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The Hateful Eight Review: signature Tarantino

[Viewed in 70mm]

The Hateful Eight is brimming with signature Tarantino fare but overly showcases that the writer/director has elevated his craftsmanship into something iconic.

We pick up the story some years after the American Civil War and find eight strangers sharing a lodge in the middle of brutal Wyoming blizzard. John ‘The Hangman’ Ruth (Kurt Russell) is transporting his prisoner Daisy Domergue (Jennifer Jason Leigh) to the town of Red Hook to collect his bounty. Unfortunately for Ruth, he finds himself trapped in Minnie’s Haberdashery with some unsavoury characters, one or more of who may be in cahoots with Domergue.

The Hateful Eight is a bloody, provocative and slow explosion that fully satisfies the medium of cinema and then some.

Its first half appears as theatrical rather than cinematic and encapsulates how far Tarantino has come in his writing. The writing is slow and fast, witty and harsh, political and farcical and Tarantino knows it. He is inherently provocative and controversial in his thematic choices but in a world of industrial conveyor belts he becomes something special in need of reverence.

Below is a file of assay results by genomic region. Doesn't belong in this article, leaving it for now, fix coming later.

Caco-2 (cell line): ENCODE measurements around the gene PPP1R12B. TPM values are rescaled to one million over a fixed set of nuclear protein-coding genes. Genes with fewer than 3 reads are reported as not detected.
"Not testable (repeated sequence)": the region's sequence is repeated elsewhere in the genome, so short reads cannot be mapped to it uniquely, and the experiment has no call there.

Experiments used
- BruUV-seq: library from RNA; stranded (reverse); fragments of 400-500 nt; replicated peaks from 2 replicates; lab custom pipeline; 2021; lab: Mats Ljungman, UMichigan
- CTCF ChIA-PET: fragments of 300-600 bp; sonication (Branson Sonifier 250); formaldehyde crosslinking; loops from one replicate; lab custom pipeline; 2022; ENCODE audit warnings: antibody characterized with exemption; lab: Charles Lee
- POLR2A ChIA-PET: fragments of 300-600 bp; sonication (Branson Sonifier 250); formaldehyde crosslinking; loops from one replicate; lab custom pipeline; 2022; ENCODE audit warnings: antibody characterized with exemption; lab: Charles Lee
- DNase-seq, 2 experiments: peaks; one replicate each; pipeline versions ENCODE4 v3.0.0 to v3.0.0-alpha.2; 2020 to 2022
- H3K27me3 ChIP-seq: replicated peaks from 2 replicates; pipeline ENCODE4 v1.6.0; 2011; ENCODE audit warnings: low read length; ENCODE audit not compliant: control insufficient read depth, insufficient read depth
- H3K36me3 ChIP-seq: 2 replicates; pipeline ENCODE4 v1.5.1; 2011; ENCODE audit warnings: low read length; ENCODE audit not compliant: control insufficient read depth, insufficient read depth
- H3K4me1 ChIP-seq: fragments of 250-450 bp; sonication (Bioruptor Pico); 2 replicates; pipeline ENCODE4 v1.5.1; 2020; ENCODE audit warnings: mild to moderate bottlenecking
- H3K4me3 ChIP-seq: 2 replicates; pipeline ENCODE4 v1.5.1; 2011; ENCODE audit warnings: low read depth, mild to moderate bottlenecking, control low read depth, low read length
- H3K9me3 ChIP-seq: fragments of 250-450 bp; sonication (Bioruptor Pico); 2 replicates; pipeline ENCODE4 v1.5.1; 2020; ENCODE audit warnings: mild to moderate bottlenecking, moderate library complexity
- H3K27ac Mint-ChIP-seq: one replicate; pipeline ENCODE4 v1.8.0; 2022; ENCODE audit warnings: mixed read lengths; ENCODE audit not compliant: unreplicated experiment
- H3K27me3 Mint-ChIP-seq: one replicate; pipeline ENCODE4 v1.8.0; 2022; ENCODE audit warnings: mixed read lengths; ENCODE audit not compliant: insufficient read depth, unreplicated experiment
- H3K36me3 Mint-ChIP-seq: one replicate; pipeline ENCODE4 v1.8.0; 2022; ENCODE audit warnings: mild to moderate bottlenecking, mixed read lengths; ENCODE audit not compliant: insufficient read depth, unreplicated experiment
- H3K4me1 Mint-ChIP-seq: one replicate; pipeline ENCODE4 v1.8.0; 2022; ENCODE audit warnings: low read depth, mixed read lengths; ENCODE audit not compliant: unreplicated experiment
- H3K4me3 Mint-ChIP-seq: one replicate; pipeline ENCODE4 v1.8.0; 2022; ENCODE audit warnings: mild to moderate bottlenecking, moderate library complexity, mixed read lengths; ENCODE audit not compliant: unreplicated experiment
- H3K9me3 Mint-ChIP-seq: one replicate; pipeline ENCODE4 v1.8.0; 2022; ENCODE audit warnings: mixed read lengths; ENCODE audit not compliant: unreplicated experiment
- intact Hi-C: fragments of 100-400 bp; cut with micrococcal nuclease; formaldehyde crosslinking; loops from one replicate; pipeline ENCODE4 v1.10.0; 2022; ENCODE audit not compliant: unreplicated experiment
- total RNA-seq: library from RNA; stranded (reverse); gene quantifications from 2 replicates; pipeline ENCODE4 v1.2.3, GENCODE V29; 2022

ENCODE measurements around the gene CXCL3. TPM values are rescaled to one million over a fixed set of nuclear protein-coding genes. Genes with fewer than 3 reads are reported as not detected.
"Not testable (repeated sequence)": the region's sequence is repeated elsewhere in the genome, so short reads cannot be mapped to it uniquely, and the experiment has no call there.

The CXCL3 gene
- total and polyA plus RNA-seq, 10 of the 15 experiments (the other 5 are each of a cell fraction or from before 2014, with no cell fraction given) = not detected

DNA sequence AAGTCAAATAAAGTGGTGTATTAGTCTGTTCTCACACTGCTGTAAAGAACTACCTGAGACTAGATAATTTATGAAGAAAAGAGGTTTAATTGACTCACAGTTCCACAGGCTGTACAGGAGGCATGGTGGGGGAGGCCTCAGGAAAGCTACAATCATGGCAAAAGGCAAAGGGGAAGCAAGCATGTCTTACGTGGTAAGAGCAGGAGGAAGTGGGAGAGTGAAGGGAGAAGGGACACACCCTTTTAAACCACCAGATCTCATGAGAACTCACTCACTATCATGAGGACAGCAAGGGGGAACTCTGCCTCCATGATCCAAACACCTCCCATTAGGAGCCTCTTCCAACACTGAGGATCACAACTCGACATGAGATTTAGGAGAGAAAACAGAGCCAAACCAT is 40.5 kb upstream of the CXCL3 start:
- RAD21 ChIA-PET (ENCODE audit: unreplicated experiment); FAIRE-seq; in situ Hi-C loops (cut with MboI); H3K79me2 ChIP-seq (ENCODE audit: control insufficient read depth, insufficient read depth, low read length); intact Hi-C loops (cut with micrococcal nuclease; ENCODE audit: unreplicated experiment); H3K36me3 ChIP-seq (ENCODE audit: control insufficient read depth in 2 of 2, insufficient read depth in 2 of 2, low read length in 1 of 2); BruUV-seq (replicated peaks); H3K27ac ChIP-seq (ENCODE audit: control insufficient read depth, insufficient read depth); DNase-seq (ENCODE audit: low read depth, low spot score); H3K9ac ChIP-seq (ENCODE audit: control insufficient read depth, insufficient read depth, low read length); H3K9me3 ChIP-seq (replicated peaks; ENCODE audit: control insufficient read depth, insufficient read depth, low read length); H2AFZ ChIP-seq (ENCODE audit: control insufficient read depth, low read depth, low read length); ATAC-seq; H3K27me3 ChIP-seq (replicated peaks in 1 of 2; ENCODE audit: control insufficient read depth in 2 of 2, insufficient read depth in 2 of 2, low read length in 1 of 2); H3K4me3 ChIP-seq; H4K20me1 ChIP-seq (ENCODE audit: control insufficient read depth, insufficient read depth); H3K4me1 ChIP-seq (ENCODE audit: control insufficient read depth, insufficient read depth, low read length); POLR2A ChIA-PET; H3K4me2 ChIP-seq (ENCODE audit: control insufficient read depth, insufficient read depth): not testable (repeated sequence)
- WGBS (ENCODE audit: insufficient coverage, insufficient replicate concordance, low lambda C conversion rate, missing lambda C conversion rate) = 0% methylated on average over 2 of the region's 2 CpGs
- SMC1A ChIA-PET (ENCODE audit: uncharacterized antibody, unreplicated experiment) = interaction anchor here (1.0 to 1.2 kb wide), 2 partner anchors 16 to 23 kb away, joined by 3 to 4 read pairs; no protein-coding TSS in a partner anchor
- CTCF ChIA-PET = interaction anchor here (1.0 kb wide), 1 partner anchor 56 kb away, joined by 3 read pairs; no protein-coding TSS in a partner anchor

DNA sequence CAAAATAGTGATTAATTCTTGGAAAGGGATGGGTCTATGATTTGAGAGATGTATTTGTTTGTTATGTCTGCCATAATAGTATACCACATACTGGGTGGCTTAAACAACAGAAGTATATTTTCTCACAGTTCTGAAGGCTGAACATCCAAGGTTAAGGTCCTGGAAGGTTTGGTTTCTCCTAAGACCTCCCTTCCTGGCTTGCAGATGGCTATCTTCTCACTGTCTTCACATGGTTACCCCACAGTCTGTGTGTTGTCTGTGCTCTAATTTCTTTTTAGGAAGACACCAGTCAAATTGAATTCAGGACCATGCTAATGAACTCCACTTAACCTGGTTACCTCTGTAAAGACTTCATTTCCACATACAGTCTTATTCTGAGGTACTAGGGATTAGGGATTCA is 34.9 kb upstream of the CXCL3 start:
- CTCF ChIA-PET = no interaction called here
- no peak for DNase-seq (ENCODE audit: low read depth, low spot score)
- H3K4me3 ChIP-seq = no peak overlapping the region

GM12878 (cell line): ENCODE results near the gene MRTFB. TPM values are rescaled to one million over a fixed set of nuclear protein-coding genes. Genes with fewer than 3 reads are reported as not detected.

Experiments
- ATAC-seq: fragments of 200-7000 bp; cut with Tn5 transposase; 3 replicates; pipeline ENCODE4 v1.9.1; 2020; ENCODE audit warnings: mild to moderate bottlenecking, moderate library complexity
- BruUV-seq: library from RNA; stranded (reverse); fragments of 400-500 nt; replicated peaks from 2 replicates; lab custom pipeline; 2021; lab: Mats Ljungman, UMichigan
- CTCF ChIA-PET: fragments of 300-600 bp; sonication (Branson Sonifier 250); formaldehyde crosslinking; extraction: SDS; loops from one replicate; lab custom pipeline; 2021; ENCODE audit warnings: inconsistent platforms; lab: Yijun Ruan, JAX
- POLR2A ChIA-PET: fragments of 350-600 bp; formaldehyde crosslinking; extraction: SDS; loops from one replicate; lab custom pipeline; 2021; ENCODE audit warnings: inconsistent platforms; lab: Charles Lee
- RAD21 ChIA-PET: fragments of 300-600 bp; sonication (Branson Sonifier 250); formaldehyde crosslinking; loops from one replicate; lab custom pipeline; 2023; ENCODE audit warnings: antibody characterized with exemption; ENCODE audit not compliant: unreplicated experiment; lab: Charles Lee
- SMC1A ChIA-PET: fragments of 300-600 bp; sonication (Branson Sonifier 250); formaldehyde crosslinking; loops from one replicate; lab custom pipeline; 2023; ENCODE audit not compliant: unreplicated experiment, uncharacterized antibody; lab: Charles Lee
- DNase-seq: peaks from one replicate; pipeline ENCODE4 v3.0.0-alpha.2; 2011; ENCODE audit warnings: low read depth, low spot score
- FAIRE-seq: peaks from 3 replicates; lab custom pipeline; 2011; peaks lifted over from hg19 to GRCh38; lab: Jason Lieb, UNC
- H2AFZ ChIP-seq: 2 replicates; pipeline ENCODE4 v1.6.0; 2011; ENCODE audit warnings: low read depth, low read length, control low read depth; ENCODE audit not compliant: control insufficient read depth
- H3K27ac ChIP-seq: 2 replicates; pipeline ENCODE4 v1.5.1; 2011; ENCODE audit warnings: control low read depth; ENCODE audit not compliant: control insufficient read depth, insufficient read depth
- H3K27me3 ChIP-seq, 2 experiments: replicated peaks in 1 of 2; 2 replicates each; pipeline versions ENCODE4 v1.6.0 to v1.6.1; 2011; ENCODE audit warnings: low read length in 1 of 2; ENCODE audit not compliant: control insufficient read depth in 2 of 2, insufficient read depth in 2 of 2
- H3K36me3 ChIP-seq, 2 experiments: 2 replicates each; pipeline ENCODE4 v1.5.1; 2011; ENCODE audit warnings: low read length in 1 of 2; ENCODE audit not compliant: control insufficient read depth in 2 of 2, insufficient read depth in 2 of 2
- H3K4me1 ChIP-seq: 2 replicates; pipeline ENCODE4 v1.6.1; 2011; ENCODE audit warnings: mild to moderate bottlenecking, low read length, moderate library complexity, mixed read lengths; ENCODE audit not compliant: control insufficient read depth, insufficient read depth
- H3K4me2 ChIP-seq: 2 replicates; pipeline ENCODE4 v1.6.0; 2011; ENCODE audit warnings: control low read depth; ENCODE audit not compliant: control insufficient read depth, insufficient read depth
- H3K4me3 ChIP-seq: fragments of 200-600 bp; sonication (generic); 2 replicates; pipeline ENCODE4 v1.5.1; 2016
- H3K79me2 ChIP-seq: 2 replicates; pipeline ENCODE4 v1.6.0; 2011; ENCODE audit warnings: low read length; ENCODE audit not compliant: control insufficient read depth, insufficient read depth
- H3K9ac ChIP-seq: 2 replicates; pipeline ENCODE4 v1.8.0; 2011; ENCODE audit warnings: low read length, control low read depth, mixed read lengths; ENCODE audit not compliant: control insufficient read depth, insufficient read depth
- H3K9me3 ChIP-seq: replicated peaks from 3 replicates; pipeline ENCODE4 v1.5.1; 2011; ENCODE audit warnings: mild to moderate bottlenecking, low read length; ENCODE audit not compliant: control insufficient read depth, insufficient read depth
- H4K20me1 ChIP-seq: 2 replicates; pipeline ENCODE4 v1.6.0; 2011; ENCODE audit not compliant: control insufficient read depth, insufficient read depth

Samuel L. Jackson, a regular and triumphant Tarantino collaborator, is the great patron Tarantino could ask for. He saunters and swaggers his way through the film and the dialogue and hammers home the Agatha Christie nail.

Kurt Russell also tows that line extremely well but, in truth, he doesn’t do anything special with Tarantino’s contrastingly special narrative.

However, the real stars of The Hateful Eight are Jennifer Jason Leigh and Walton Goggins. Jason Leigh is giddily nefarious and sly as the unhinged and hick Domergue. She bloodies herself with comedy and leverage and shines in a film dominated by masculinity.

Goggins, working with his Django Unchained director again, provides the comedic and relief and slowly underlies the film with sophistication and consistence.

The orchestra is fantastic but it is nothing without its composer. The Hateful Eight is one of Tarantino’s best films because it is his most well crafted film. It ebbs and flows with Ennio Morricone’s beautiful and haunting soundtrack and glides through Minnie’s Haberdashery never straying far from the narrative and mystery that confines within its’ walls.

At 2hrs and 47mins long, The Hateful Eight may seem like a daunting task likened to that of the blizzard confining its characters but it feels special. Admittedly Tarantino takes his time with the first half of the film but at its centre, it takes a turn and becomes hilarious, bloody, entertaining and thoroughly engrossing. As a result, The Hateful Eight trots by at a rollicking pace and is one of Tarantino’s foremost creations.

Score – A-

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